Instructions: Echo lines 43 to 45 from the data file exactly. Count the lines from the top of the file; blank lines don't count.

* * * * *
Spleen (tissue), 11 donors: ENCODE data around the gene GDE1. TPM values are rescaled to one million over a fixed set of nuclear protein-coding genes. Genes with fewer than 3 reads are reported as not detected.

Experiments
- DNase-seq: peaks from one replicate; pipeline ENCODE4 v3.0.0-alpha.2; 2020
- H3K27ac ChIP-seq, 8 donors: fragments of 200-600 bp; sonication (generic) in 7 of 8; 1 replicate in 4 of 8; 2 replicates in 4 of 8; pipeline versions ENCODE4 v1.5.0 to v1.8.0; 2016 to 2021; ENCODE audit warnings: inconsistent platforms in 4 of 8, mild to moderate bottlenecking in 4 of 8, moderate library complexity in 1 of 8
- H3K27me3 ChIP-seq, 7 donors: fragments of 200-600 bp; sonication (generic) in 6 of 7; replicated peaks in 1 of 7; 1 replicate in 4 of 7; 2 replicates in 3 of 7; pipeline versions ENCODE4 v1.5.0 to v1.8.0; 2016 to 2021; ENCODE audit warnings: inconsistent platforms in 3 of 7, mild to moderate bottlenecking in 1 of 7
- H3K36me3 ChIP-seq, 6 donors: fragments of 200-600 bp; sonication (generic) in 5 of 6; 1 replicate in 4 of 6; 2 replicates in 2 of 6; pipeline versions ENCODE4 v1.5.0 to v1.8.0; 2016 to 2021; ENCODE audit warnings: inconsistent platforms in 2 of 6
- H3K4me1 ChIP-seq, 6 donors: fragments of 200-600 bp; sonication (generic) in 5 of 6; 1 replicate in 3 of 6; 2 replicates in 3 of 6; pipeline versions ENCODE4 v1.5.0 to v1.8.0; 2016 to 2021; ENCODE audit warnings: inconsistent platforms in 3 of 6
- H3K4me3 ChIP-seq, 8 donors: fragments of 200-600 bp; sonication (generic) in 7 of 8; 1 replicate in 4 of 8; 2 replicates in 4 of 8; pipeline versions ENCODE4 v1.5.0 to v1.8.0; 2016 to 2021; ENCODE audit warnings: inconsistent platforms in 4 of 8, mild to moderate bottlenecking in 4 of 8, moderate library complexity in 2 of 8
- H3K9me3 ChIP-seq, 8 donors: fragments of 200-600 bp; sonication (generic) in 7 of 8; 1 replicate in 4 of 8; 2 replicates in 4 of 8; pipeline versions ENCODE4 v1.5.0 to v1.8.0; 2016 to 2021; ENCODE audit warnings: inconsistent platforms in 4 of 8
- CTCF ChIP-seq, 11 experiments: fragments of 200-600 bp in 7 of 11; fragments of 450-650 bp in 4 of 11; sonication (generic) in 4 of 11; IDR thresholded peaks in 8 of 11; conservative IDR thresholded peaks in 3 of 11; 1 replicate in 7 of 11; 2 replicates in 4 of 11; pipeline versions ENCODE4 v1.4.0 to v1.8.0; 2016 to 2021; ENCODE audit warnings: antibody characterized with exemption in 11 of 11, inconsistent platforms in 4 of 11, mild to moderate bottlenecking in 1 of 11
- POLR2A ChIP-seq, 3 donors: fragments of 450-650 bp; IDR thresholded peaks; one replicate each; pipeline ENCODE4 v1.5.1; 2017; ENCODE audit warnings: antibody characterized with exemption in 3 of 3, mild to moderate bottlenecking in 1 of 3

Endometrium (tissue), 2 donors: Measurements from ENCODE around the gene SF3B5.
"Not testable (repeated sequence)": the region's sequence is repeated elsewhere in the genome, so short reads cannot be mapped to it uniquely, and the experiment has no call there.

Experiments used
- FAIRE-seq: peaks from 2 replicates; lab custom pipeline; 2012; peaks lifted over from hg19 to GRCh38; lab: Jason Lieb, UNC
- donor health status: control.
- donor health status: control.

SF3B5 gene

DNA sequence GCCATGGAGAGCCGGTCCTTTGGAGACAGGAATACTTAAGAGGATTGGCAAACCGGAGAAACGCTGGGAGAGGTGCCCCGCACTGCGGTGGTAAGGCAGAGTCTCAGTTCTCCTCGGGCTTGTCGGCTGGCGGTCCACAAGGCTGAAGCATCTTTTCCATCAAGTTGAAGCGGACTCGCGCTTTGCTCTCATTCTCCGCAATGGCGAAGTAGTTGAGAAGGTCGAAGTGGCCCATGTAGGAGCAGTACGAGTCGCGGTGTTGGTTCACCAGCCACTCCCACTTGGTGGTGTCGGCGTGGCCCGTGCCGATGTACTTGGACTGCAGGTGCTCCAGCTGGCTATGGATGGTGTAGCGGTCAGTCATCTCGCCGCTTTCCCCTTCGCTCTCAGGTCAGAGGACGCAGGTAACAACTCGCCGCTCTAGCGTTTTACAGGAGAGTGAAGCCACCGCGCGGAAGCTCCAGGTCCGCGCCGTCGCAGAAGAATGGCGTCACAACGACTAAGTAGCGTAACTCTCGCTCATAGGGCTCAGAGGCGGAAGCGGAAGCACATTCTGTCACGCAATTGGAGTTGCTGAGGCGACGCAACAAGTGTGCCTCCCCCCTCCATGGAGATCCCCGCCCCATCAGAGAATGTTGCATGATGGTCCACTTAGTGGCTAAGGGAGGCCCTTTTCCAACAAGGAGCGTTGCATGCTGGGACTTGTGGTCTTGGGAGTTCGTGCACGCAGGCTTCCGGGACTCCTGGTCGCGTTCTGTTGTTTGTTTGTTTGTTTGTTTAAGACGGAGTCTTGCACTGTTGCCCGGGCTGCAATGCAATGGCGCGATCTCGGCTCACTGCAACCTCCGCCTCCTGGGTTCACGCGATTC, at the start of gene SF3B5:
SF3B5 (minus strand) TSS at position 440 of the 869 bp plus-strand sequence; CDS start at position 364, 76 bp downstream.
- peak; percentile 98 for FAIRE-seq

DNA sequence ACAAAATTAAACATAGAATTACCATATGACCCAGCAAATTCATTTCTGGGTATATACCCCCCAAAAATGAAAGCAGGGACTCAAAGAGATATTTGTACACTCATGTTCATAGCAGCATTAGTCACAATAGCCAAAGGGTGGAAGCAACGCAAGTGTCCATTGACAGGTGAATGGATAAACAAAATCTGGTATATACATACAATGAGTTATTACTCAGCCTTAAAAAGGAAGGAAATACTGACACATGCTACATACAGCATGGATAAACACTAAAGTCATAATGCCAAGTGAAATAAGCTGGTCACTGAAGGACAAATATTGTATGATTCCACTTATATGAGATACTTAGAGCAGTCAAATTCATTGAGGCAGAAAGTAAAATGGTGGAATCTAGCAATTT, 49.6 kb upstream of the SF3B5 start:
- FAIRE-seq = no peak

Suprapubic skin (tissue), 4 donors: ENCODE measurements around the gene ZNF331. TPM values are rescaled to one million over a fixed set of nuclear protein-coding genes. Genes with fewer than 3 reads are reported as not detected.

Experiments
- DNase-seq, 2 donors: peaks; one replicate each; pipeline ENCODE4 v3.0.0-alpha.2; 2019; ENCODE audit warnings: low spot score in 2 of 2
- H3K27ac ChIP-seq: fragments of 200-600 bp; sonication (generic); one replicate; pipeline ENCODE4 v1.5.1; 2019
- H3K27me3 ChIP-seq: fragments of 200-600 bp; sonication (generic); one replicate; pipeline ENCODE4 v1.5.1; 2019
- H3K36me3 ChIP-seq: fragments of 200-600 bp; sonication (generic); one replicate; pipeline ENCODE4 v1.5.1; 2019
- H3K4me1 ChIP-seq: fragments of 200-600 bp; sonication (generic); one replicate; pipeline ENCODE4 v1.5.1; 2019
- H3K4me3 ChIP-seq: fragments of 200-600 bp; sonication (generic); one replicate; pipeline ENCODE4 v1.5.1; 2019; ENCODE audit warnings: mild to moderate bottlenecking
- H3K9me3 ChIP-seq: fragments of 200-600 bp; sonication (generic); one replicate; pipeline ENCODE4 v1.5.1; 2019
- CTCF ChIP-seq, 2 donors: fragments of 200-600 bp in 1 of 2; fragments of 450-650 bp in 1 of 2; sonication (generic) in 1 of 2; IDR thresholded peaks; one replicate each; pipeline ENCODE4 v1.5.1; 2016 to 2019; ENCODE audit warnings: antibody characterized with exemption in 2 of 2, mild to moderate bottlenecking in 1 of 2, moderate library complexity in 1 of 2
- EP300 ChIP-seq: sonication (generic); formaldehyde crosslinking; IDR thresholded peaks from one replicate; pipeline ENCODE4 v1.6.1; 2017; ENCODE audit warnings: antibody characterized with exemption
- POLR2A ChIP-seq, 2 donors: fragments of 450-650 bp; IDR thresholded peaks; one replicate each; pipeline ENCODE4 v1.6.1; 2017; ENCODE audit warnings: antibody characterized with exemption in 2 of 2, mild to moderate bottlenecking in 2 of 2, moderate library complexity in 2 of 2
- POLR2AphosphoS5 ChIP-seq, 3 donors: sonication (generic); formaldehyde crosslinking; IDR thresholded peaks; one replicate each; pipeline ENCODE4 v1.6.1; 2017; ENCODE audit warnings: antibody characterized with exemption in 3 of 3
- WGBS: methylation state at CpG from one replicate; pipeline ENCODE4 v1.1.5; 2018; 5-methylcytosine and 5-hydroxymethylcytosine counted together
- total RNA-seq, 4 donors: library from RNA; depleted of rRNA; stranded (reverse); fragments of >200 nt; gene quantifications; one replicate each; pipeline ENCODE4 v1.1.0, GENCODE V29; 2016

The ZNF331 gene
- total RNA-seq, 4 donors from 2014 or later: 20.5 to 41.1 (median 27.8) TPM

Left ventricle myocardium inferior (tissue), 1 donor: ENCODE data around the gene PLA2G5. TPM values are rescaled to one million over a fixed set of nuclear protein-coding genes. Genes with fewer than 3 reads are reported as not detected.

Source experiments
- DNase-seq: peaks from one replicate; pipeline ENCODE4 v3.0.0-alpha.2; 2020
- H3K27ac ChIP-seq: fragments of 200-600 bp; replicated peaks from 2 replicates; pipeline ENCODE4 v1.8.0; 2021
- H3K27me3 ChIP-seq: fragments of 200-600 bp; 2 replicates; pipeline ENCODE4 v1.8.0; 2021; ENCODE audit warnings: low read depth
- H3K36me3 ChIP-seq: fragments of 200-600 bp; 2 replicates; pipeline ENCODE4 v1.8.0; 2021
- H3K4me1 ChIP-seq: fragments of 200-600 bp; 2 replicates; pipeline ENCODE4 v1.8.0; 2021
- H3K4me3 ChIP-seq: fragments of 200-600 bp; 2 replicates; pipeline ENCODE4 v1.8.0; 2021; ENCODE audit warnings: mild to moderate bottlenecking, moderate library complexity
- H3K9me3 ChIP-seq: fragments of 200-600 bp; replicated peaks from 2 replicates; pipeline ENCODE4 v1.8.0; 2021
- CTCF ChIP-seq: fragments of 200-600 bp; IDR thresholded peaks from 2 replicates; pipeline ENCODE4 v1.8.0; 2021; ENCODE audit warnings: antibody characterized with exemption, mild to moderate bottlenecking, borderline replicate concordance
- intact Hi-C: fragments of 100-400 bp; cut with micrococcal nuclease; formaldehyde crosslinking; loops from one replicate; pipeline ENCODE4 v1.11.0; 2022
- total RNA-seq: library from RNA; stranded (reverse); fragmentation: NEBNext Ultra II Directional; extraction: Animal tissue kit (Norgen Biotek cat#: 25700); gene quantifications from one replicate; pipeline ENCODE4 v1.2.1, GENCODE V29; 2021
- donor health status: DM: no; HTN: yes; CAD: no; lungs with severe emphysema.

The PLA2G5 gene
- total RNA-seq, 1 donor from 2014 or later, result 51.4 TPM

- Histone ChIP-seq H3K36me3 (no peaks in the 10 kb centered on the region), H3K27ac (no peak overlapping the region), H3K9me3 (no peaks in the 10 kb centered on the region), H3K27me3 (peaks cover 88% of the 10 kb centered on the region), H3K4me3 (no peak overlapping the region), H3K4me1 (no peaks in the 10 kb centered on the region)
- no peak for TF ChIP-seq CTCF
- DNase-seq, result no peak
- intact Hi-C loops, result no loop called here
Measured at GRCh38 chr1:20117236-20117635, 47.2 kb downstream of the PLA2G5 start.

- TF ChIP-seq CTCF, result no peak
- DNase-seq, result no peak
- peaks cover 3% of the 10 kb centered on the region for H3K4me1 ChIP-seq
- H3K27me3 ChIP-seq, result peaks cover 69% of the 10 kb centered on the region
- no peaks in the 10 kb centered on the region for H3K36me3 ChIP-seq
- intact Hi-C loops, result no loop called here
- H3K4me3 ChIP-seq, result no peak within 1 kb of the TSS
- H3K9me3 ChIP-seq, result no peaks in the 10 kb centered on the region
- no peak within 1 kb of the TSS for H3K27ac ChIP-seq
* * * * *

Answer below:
- DNase-seq: peaks from one replicate; pipeline ENCODE4 v3.0.0-alpha.2; 2020
- H3K27ac ChIP-seq: fragments of 200-600 bp; replicated peaks from 2 replicates; pipeline ENCODE4 v1.8.0; 2021
- H3K27me3 ChIP-seq: fragments of 200-600 bp; 2 replicates; pipeline ENCODE4 v1.8.0; 2021; ENCODE audit warnings: low read depth